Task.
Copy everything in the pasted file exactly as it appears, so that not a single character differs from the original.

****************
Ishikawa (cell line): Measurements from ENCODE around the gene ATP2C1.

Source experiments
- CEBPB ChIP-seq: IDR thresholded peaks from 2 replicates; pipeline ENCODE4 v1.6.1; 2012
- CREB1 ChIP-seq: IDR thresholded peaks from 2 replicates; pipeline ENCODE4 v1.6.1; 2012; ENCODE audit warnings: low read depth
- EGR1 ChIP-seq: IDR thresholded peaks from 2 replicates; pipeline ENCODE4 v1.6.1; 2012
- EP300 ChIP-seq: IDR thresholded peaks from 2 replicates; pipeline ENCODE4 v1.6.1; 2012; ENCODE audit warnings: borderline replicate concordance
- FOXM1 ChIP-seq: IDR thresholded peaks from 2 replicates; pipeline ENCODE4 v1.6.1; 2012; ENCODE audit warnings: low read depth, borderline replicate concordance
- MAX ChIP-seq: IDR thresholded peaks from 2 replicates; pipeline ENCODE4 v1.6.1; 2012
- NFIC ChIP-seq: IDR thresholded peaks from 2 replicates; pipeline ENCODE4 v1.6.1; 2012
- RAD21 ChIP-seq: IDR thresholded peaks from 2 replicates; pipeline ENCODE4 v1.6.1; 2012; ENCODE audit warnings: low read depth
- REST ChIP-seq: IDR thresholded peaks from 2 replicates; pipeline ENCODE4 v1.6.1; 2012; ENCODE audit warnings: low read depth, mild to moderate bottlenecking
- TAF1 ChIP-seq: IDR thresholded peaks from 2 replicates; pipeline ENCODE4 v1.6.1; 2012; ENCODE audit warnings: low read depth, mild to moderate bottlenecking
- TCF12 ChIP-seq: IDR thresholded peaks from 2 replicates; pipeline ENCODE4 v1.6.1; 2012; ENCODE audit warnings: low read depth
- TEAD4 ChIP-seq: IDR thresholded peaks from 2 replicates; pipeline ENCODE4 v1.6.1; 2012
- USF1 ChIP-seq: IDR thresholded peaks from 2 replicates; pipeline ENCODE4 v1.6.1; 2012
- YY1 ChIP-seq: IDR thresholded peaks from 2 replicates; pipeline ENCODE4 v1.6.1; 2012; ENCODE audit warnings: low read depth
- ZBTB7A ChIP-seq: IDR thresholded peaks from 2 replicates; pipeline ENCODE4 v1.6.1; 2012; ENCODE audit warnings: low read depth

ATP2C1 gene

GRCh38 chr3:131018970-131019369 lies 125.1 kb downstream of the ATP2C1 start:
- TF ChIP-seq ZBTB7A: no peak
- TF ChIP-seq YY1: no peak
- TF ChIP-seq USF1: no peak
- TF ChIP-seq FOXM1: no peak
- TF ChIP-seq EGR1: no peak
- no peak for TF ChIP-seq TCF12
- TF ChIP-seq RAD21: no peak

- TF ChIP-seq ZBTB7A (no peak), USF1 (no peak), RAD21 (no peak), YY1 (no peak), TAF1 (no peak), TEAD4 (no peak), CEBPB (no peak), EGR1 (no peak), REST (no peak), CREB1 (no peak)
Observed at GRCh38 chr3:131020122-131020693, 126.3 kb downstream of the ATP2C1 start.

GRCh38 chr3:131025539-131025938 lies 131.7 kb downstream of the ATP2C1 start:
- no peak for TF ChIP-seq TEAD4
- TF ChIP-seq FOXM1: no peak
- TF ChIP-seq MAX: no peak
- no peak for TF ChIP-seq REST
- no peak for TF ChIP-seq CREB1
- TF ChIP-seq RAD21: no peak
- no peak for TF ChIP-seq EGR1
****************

Ishikawa (cell line): Measurements from ENCODE around the gene ATP2C1.

Source experiments
- CEBPB ChIP-seq: IDR thresholded peaks from 2 replicates; pipeline ENCODE4 v1.6.1; 2012
- CREB1 ChIP-seq: IDR thresholded peaks from 2 replicates; pipeline ENCODE4 v1.6.1; 2012; ENCODE audit warnings: low read depth
- EGR1 ChIP-seq: IDR thresholded peaks from 2 replicates; pipeline ENCODE4 v1.6.1; 2012
- EP300 ChIP-seq: IDR thresholded peaks from 2 replicates; pipeline ENCODE4 v1.6.1; 2012; ENCODE audit warnings: borderline replicate concordance
- FOXM1 ChIP-seq: IDR thresholded peaks from 2 replicates; pipeline ENCODE4 v1.6.1; 2012; ENCODE audit warnings: low read depth, borderline replicate concordance
- MAX ChIP-seq: IDR thresholded peaks from 2 replicates; pipeline ENCODE4 v1.6.1; 2012
- NFIC ChIP-seq: IDR thresholded peaks from 2 replicates; pipeline ENCODE4 v1.6.1; 2012
- RAD21 ChIP-seq: IDR thresholded peaks from 2 replicates; pipeline ENCODE4 v1.6.1; 2012; ENCODE audit warnings: low read depth
- REST ChIP-seq: IDR thresholded peaks from 2 replicates; pipeline ENCODE4 v1.6.1; 2012; ENCODE audit warnings: low read depth, mild to moderate bottlenecking
- TAF1 ChIP-seq: IDR thresholded peaks from 2 replicates; pipeline ENCODE4 v1.6.1; 2012; ENCODE audit warnings: low read depth, mild to moderate bottlenecking
- TCF12 ChIP-seq: IDR thresholded peaks from 2 replicates; pipeline ENCODE4 v1.6.1; 2012; ENCODE audit warnings: low read depth
- TEAD4 ChIP-seq: IDR thresholded peaks from 2 replicates; pipeline ENCODE4 v1.6.1; 2012
- USF1 ChIP-seq: IDR thresholded peaks from 2 replicates; pipeline ENCODE4 v1.6.1; 2012
- YY1 ChIP-seq: IDR thresholded peaks from 2 replicates; pipeline ENCODE4 v1.6.1; 2012; ENCODE audit warnings: low read depth
- ZBTB7A ChIP-seq: IDR thresholded peaks from 2 replicates; pipeline ENCODE4 v1.6.1; 2012; ENCODE audit warnings: low read depth

ATP2C1 gene

GRCh38 chr3:131018970-131019369 lies 125.1 kb downstream of the ATP2C1 start:
- TF ChIP-seq ZBTB7A: no peak
- TF ChIP-seq YY1: no peak
- TF ChIP-seq USF1: no peak
- TF ChIP-seq FOXM1: no peak
- TF ChIP-seq EGR1: no peak
- no peak for TF ChIP-seq TCF12
- TF ChIP-seq RAD21: no peak

- TF ChIP-seq ZBTB7A (no peak), USF1 (no peak), RAD21 (no peak), YY1 (no peak), TAF1 (no peak), TEAD4 (no peak), CEBPB (no peak), EGR1 (no peak), REST (no peak), CREB1 (no peak)
Observed at GRCh38 chr3:131020122-131020693, 126.3 kb downstream of the ATP2C1 start.

GRCh38 chr3:131025539-131025938 lies 131.7 kb downstream of the ATP2C1 start:
- no peak for TF ChIP-seq TEAD4
- TF ChIP-seq FOXM1: no peak
- TF ChIP-seq MAX: no peak
- no peak for TF ChIP-seq REST
- no peak for TF ChIP-seq CREB1
- TF ChIP-seq RAD21: no peak
- no peak for TF ChIP-seq EGR1